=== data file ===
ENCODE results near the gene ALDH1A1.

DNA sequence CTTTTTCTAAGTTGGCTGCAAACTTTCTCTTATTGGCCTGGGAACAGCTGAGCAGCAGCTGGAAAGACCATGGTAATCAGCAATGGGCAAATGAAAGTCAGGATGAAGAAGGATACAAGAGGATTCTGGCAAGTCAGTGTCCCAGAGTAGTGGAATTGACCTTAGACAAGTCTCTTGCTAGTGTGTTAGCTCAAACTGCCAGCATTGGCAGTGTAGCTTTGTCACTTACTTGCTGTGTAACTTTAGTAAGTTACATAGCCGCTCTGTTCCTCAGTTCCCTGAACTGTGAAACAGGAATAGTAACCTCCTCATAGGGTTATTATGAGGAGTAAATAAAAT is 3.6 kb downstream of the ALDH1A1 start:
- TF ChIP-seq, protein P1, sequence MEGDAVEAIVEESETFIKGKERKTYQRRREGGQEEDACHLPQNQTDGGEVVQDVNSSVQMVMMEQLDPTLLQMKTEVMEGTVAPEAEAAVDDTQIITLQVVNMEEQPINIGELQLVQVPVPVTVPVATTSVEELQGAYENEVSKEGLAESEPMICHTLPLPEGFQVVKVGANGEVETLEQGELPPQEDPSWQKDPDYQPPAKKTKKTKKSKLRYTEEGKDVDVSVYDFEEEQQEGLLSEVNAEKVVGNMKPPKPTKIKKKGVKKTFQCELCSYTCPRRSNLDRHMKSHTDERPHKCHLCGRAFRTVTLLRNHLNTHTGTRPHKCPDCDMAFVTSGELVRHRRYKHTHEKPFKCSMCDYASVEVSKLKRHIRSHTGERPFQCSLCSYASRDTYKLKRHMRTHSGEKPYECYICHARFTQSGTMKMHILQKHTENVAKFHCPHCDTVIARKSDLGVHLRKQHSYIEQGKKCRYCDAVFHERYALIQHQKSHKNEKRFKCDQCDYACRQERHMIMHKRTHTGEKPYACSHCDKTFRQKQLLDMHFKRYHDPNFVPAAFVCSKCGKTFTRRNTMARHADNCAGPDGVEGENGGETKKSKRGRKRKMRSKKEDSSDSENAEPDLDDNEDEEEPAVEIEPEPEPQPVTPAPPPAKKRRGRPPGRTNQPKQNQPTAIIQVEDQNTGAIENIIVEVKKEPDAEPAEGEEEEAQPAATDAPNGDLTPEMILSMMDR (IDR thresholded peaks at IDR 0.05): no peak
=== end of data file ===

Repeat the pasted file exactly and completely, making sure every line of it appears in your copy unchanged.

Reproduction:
ENCODE results near the gene ALDH1A1.

DNA sequence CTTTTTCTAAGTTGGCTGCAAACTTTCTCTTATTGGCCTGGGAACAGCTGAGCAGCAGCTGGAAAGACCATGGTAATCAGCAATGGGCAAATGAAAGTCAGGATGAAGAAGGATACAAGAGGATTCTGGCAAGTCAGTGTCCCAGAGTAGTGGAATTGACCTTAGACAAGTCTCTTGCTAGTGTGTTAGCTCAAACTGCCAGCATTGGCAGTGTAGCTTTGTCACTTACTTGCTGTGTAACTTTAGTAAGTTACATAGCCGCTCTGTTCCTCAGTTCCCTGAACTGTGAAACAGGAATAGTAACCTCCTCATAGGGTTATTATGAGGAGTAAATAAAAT is 3.6 kb downstream of the ALDH1A1 start:
- TF ChIP-seq, protein P1, sequence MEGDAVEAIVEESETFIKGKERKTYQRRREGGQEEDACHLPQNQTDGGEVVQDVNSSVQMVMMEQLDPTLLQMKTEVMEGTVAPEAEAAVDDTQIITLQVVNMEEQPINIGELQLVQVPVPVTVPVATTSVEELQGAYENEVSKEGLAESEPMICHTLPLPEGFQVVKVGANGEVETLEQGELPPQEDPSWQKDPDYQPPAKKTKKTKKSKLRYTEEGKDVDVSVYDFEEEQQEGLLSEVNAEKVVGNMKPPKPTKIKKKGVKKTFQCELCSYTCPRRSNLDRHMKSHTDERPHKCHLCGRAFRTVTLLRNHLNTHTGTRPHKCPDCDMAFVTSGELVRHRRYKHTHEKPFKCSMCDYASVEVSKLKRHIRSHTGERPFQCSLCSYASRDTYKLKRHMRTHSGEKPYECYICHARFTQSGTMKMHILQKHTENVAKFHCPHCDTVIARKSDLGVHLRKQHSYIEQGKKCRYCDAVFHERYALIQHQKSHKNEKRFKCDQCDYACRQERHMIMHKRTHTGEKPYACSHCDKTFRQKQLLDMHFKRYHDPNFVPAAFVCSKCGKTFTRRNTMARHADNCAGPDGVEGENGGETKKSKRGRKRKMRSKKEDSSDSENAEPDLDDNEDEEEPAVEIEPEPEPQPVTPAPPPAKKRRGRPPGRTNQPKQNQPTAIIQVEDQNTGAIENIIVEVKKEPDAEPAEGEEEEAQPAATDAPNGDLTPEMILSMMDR (IDR thresholded peaks at IDR 0.05): no peak